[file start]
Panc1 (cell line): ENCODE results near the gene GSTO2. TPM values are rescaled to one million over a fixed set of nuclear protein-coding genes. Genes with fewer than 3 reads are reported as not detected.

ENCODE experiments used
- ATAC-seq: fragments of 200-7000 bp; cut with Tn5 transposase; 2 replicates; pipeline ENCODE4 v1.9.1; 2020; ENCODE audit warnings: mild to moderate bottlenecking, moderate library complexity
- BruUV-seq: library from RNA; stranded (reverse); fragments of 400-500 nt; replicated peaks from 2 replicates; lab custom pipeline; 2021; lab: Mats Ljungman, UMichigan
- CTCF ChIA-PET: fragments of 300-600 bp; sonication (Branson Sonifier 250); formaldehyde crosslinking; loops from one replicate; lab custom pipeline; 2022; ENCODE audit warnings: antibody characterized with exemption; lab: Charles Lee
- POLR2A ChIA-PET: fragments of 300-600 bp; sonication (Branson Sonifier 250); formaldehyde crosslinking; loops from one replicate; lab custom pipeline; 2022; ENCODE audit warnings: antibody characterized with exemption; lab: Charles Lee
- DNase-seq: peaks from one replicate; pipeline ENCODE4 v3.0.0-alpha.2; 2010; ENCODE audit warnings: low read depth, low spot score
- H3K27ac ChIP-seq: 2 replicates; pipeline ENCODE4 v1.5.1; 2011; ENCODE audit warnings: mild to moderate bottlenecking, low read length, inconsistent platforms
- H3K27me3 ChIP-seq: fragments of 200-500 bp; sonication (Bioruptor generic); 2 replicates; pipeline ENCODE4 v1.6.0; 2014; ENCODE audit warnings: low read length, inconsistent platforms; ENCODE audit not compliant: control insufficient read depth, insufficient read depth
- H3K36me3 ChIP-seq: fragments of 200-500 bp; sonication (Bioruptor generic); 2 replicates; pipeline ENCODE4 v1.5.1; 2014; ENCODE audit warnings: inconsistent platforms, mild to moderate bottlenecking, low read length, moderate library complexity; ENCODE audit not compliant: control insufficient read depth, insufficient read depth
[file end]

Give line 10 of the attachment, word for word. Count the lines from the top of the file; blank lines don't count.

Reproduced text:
- H3K36me3 ChIP-seq: fragments of 200-500 bp; sonication (Bioruptor generic); 2 replicates; pipeline ENCODE4 v1.5.1; 2014; ENCODE audit warnings: inconsistent platforms, mild to moderate bottlenecking, low read length, moderate library complexity; ENCODE audit not compliant: control insufficient read depth, insufficient read depth